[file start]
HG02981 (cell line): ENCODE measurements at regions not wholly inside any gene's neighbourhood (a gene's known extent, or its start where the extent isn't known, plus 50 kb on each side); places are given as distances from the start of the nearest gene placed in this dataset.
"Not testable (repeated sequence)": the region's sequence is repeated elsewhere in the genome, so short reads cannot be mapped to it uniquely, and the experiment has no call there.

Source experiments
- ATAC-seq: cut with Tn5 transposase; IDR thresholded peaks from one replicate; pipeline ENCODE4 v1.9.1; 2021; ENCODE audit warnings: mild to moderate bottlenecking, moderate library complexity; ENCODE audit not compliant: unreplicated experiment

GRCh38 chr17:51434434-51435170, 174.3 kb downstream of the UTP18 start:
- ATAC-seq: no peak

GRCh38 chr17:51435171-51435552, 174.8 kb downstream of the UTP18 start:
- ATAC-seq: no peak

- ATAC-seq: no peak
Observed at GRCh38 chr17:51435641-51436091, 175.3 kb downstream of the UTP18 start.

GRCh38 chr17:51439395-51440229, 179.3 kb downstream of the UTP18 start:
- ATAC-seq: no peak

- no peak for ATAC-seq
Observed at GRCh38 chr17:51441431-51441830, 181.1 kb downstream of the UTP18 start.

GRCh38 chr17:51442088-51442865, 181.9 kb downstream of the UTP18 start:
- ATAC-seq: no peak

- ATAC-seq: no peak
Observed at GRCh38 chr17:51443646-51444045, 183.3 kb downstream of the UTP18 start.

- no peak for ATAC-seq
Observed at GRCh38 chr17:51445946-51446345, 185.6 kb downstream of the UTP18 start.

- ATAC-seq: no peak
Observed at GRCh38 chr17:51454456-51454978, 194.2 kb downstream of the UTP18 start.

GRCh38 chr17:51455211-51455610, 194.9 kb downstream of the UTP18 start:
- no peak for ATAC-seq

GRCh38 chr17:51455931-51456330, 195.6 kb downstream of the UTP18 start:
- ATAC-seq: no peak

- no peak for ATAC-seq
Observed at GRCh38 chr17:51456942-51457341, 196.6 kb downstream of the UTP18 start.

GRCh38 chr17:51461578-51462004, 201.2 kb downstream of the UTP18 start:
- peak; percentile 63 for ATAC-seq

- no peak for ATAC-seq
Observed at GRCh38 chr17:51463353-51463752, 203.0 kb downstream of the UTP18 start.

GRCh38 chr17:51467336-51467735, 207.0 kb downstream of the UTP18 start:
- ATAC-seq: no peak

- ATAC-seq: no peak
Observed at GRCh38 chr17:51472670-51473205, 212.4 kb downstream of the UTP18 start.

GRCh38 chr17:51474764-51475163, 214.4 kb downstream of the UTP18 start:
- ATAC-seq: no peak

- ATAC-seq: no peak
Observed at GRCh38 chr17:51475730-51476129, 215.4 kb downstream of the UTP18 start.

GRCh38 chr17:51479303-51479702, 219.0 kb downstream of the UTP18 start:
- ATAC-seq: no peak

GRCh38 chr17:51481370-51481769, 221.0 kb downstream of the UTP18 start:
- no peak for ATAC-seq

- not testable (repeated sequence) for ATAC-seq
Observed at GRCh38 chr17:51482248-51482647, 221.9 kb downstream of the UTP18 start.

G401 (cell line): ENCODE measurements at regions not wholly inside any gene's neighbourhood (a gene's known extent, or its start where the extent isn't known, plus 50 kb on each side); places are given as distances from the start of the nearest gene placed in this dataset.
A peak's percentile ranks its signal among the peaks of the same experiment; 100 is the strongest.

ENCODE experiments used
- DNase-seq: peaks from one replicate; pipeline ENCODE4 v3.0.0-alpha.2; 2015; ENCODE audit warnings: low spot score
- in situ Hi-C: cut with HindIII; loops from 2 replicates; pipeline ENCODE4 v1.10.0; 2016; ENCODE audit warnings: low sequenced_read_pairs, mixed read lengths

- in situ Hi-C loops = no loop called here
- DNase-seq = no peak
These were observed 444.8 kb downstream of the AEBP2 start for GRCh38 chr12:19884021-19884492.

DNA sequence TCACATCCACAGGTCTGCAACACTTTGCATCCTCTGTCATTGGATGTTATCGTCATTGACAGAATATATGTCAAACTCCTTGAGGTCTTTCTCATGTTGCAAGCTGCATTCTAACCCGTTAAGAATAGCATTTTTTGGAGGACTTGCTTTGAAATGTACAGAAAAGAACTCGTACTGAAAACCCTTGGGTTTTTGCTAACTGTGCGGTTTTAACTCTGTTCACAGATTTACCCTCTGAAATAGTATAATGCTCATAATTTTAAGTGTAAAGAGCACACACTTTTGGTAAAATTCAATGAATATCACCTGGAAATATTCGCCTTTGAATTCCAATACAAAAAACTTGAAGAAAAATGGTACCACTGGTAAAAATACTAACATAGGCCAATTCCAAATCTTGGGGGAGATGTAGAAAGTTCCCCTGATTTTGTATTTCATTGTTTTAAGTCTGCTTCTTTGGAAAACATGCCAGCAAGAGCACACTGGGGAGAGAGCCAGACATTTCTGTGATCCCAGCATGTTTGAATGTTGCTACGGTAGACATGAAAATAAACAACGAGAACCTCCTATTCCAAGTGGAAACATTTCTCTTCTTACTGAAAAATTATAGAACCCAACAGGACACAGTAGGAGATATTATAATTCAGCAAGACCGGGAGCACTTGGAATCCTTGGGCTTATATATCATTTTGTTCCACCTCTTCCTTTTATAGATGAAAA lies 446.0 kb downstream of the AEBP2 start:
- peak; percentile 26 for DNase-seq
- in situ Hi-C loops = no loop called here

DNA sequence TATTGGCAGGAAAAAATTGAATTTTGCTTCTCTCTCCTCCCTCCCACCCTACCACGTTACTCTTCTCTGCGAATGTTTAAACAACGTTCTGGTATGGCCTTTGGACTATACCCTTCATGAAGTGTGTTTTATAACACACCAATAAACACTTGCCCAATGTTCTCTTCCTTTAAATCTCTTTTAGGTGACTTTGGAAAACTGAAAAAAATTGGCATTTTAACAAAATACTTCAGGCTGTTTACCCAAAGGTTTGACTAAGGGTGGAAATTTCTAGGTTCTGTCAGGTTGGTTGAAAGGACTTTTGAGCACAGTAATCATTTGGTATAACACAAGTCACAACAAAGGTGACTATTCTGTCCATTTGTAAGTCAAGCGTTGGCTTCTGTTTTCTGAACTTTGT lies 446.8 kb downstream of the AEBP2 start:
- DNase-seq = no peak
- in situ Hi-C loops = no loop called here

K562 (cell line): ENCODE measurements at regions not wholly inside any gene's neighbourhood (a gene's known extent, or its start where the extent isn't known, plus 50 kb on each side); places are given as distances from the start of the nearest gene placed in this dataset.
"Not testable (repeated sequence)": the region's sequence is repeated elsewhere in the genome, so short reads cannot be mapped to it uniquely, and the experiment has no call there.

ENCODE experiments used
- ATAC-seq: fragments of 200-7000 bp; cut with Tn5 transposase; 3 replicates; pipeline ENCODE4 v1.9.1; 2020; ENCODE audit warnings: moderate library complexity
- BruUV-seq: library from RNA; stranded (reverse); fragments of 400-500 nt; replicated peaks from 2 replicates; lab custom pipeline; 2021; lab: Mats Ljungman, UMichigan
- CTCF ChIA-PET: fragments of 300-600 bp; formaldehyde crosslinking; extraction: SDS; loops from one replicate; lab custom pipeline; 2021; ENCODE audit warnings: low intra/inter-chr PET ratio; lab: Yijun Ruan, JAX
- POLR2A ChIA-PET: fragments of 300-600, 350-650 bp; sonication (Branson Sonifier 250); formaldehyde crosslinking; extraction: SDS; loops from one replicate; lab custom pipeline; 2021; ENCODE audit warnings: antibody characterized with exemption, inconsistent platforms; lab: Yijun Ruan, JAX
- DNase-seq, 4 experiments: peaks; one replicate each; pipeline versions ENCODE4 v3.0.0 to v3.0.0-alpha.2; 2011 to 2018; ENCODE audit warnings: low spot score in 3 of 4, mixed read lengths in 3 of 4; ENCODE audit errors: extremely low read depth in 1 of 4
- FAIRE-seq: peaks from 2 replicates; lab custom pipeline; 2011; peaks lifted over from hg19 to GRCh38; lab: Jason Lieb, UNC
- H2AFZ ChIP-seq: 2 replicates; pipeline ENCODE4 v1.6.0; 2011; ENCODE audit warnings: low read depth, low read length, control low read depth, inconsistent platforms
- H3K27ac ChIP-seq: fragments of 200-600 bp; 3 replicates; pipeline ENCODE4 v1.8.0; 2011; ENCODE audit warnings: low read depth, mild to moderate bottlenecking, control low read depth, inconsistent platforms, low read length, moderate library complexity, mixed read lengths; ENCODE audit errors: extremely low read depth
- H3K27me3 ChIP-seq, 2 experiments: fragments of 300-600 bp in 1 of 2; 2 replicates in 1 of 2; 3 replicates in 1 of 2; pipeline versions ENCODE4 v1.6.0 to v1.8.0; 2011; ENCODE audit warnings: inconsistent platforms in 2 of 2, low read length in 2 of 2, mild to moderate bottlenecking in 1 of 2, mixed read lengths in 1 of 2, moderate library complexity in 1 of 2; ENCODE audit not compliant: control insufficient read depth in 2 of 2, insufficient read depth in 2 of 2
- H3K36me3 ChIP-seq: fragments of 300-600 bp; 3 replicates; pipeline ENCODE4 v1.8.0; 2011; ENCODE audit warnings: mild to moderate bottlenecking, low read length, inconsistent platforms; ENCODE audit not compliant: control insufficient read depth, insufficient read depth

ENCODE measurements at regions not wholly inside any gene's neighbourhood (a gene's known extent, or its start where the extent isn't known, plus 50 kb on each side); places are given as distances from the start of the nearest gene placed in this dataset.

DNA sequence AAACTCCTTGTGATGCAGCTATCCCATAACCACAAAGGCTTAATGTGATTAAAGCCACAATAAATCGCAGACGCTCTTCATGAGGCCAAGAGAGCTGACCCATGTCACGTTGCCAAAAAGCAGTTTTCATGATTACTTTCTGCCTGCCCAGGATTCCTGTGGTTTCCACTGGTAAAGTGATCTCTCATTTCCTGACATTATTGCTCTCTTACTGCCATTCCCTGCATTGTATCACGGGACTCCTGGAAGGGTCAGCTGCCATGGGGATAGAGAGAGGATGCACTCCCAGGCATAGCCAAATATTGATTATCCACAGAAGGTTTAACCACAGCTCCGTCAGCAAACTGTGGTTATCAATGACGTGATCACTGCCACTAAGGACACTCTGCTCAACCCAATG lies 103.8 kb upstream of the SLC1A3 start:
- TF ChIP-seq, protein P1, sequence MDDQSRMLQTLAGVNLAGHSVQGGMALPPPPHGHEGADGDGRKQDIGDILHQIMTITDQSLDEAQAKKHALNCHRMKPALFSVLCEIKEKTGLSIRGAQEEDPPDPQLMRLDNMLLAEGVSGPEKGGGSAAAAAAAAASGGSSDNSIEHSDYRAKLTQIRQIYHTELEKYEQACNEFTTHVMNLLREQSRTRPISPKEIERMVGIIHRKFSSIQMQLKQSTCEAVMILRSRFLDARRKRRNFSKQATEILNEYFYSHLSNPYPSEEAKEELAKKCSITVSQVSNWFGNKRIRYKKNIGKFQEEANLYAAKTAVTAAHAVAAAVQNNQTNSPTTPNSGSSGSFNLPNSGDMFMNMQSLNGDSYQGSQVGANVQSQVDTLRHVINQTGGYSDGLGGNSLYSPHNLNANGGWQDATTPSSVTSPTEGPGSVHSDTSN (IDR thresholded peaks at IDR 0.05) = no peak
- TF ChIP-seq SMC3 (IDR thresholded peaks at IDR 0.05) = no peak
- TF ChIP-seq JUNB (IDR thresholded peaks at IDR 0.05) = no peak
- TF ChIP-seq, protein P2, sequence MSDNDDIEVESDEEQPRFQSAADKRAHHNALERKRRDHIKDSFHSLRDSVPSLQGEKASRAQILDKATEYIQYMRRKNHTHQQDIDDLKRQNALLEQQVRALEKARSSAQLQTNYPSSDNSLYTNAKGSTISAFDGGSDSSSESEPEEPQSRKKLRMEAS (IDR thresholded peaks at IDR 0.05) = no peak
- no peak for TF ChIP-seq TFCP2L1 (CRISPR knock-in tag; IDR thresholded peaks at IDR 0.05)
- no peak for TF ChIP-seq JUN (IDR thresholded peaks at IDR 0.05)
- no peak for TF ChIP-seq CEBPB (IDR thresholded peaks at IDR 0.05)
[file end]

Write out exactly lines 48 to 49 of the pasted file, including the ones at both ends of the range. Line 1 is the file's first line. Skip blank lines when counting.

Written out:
A peak's percentile ranks its signal among the peaks of the same experiment; 100 is the strongest.

ENCODE experiments used